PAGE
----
If the nation was approaching economic catastrophe with the debt we have, imagine what would happen if the Trump tax cuts become law and the deficit gets even larger.

So, naturally, if Rubio truly believes in the potential calamity of a debt crisis, he will vote against the tax plan, right?

Well, we’ll see.

So far, Florida’s junior senator has expressed reservations about the plan, but so what? He expressed strong reservations about Rex Tillerson’s cozy relationship with Russia before falling in line and voting to approve him as secretary of state.

Rubio has joined Republican Sen. Mike Lee of Utah in proposing reducing the corporate tax rate to 22 percent from its current 35 percent; the Trump plan would cut the rate to 20 percent. Rubio says his plan would expand the child tax credit, which is laudable. Experts say it would increase the debt, though – and it won’t pass anyway.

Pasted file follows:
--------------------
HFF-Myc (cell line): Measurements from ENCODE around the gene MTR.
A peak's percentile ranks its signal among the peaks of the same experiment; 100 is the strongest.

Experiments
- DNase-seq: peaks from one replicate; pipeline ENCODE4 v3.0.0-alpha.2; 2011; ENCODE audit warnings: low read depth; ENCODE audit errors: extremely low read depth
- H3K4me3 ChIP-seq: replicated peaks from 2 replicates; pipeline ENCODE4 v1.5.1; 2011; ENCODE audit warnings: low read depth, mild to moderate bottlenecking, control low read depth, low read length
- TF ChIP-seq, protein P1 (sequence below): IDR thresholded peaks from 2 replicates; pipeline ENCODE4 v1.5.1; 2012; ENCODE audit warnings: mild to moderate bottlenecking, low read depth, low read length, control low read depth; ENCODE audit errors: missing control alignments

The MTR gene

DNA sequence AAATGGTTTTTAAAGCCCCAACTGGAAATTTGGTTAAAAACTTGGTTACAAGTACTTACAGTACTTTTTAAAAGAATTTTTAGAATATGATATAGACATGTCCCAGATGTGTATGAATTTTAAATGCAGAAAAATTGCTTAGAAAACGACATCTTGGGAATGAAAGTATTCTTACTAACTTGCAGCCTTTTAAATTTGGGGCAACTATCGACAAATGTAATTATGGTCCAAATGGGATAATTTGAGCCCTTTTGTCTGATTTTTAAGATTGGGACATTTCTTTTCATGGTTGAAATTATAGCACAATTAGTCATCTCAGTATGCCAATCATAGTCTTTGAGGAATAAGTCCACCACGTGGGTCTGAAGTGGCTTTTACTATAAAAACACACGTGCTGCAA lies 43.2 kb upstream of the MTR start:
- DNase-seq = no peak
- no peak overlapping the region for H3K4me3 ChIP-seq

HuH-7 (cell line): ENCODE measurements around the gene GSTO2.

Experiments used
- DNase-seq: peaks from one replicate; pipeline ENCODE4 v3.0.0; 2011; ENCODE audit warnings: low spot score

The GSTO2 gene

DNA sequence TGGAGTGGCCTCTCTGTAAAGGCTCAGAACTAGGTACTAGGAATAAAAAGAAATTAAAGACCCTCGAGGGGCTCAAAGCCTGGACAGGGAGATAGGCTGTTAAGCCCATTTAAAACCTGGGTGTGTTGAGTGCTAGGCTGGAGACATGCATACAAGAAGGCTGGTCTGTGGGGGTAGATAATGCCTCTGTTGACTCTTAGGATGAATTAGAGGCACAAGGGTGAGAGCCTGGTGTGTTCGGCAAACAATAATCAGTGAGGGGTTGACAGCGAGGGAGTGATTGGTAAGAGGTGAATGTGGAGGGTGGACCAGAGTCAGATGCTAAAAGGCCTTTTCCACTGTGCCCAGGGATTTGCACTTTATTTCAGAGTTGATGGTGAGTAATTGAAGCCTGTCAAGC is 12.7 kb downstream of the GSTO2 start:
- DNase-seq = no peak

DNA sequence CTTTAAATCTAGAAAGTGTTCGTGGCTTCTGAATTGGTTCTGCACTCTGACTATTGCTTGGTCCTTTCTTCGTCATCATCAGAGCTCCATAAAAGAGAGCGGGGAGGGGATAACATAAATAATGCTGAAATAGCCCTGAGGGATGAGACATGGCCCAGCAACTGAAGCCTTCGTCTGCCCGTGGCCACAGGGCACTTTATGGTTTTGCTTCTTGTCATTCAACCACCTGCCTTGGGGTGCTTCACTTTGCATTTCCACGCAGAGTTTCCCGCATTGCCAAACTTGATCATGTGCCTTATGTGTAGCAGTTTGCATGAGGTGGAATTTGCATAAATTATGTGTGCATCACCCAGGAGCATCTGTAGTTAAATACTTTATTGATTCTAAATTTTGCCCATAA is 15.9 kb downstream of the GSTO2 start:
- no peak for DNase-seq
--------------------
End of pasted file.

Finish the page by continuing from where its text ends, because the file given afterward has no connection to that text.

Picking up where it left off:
In that same C-Span clip, Rubio said the only way to get the debt under control is to reform Social Security and Medicare, because those are programs that spend more money than they take in.

OK, assuming the basics of this tax cut proposal don’t change all that much and the bill is passed into law, there is going to be a lot less money coming into the government than is going out.

It is a given that the wealthiest people get the biggest break in this plan. The nonpartisan Policy Tax Center estimates the richest 1 percent of Americans will receive 20 percent of the benefit while the national debt expands to unimaginable levels.

Marco Rubio is a smart man, and I’m sure he knows what this plan does. He has warned about the impact the debt will have on this country, and he is faced with a vote that could make it worse.

So, what’s it going to be?